• 18. Model Solution Under the Hood Theory • Classical Merton model: maximize ∞ e−βt E 0 ct1−γ dt 1−γ over spending rate ct and wealth in stocks Ht . • Optimal ct and Ht are constant fractions of current wealth Xt : c 1 1 = β+ 1− X γ γ r+ µ2 2γσ 2 H µ = X γσ 2 with interest rate r , equity premium µ, and stocks volatility σ. • Spending as volatile as wealth. • Want stable spending? Hold nearly no stocks. But then ct ≈ rXt . • Not easy with interest rates near zero. Not used by financial planners.
  • 19. Model Solution Under the Hood Theory • Classical Merton model: maximize ∞ e−βt E 0 ct1−γ dt 1−γ over spending rate ct and wealth in stocks Ht . • Optimal ct and Ht are constant fractions of current wealth Xt : c 1 1 = β+ 1− X γ γ r+ µ2 2γσ 2 H µ = X γσ 2 with interest rate r , equity premium µ, and stocks volatility σ. • Spending as volatile as wealth. • Want stable spending? Hold nearly no stocks. But then ct ≈ rXt . • Not easy with interest rates near zero. Not used by financial planners.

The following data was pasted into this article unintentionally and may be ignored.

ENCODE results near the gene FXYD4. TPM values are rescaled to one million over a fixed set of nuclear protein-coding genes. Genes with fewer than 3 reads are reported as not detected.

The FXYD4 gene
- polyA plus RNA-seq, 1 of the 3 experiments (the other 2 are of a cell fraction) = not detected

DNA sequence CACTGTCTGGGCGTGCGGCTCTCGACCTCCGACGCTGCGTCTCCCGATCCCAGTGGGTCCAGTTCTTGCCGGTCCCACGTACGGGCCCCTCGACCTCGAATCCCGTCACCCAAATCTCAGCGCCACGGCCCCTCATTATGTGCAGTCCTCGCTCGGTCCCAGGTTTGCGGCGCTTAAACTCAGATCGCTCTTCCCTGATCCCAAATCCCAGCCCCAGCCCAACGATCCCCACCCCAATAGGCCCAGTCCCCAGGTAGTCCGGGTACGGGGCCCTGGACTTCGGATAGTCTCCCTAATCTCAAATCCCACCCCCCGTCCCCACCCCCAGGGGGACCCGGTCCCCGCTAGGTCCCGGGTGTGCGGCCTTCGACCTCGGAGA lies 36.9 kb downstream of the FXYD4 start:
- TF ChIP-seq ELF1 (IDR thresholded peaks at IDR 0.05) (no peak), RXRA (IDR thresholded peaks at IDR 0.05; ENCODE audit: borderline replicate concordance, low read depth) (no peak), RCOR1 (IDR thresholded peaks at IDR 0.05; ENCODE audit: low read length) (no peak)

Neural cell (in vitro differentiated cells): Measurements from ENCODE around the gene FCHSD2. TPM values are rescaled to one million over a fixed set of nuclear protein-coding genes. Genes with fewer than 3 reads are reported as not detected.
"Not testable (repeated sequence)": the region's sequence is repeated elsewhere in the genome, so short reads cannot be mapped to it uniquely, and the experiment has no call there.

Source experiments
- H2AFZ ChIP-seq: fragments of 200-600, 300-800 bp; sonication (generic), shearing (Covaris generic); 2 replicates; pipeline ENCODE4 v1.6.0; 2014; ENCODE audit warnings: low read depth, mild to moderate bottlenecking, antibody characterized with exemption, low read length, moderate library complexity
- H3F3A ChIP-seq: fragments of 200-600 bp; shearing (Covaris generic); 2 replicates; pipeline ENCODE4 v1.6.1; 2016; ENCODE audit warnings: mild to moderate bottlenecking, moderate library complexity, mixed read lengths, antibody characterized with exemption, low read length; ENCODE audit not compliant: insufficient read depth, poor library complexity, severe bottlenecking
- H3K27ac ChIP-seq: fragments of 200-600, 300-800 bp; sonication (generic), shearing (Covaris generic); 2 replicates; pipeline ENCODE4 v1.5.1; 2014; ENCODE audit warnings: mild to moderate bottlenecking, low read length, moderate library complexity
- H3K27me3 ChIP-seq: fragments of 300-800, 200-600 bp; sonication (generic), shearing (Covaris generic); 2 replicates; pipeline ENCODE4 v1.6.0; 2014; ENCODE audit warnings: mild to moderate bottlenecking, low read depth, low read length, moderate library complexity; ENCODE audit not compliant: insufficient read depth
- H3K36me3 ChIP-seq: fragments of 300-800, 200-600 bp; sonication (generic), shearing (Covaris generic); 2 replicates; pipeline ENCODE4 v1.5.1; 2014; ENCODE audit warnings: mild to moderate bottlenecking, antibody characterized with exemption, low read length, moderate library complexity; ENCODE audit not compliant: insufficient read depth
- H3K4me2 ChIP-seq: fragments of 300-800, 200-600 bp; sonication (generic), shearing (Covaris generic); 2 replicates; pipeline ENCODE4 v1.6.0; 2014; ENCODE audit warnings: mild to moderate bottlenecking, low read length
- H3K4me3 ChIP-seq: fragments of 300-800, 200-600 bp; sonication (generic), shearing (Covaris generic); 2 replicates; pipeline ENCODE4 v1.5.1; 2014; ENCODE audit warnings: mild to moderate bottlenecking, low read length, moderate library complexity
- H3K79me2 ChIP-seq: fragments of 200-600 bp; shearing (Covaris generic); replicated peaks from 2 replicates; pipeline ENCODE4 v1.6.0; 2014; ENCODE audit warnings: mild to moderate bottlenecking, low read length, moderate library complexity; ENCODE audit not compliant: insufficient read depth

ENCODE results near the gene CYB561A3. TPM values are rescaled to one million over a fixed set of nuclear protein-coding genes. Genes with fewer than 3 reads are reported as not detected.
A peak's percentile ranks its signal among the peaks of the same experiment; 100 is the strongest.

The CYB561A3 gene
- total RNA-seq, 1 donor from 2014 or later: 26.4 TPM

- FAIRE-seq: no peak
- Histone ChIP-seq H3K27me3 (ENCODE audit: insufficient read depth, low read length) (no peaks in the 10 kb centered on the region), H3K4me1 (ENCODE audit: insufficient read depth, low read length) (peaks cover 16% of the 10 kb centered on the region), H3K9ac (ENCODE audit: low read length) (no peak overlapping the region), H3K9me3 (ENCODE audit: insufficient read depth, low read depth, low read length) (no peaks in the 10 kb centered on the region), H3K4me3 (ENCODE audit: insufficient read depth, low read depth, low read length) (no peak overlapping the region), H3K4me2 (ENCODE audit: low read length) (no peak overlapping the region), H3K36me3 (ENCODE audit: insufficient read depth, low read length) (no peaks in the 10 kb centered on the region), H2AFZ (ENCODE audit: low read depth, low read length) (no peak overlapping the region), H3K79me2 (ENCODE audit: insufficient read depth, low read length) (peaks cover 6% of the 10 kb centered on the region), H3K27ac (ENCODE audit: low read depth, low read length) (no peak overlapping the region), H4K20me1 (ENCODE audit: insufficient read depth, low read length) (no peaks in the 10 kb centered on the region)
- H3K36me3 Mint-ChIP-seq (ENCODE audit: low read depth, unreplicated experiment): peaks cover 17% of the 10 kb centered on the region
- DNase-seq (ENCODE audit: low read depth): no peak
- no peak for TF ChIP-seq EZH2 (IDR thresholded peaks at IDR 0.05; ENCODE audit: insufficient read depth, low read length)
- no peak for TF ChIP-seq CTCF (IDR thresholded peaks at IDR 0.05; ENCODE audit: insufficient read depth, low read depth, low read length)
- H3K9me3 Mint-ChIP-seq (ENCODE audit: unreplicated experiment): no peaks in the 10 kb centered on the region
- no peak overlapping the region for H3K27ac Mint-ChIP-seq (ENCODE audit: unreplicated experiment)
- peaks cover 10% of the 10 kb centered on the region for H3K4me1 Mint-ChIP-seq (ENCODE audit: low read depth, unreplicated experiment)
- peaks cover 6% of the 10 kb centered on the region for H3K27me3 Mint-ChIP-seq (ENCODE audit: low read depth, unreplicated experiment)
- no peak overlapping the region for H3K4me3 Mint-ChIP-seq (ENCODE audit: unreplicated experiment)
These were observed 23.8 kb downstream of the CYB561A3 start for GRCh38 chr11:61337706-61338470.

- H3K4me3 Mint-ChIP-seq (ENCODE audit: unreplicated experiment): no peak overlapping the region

• 20. Model Solution Under the Hood Theory • Classical Merton model: maximize ∞ e−βt E 0 ct1−γ dt 1−γ over spending rate ct and wealth in stocks Ht . • Optimal ct and Ht are constant fractions of current wealth Xt : c 1 1 = β+ 1− X γ γ r+ µ2 2γσ 2 H µ = X γσ 2 with interest rate r , equity premium µ, and stocks volatility σ. • Spending as volatile as wealth. • Want stable spending? Hold nearly no stocks. But then ct ≈ rXt . • Not easy with interest rates near zero. Not used by financial planners.